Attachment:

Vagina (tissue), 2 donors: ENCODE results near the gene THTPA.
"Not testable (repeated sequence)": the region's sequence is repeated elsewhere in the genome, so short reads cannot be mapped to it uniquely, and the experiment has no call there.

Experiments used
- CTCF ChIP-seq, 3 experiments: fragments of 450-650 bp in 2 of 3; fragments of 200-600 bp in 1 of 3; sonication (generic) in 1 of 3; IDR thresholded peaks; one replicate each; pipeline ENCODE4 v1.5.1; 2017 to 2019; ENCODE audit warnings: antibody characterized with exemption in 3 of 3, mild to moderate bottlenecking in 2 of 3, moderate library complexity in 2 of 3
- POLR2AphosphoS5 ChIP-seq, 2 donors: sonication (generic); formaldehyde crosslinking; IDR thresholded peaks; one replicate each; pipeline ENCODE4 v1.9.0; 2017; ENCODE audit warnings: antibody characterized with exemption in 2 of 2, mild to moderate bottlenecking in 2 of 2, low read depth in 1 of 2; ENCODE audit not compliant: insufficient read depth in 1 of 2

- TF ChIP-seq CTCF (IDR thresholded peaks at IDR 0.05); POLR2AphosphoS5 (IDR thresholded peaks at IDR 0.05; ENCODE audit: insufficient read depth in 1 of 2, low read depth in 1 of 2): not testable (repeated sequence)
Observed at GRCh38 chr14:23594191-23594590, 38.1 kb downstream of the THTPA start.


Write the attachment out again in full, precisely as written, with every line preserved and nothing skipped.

Vagina (tissue), 2 donors: ENCODE results near the gene THTPA.
"Not testable (repeated sequence)": the region's sequence is repeated elsewhere in the genome, so short reads cannot be mapped to it uniquely, and the experiment has no call there.

Experiments used
- CTCF ChIP-seq, 3 experiments: fragments of 450-650 bp in 2 of 3; fragments of 200-600 bp in 1 of 3; sonication (generic) in 1 of 3; IDR thresholded peaks; one replicate each; pipeline ENCODE4 v1.5.1; 2017 to 2019; ENCODE audit warnings: antibody characterized with exemption in 3 of 3, mild to moderate bottlenecking in 2 of 3, moderate library complexity in 2 of 3
- POLR2AphosphoS5 ChIP-seq, 2 donors: sonication (generic); formaldehyde crosslinking; IDR thresholded peaks; one replicate each; pipeline ENCODE4 v1.9.0; 2017; ENCODE audit warnings: antibody characterized with exemption in 2 of 2, mild to moderate bottlenecking in 2 of 2, low read depth in 1 of 2; ENCODE audit not compliant: insufficient read depth in 1 of 2

- TF ChIP-seq CTCF (IDR thresholded peaks at IDR 0.05); POLR2AphosphoS5 (IDR thresholded peaks at IDR 0.05; ENCODE audit: insufficient read depth in 1 of 2, low read depth in 1 of 2): not testable (repeated sequence)
Observed at GRCh38 chr14:23594191-23594590, 38.1 kb downstream of the THTPA start.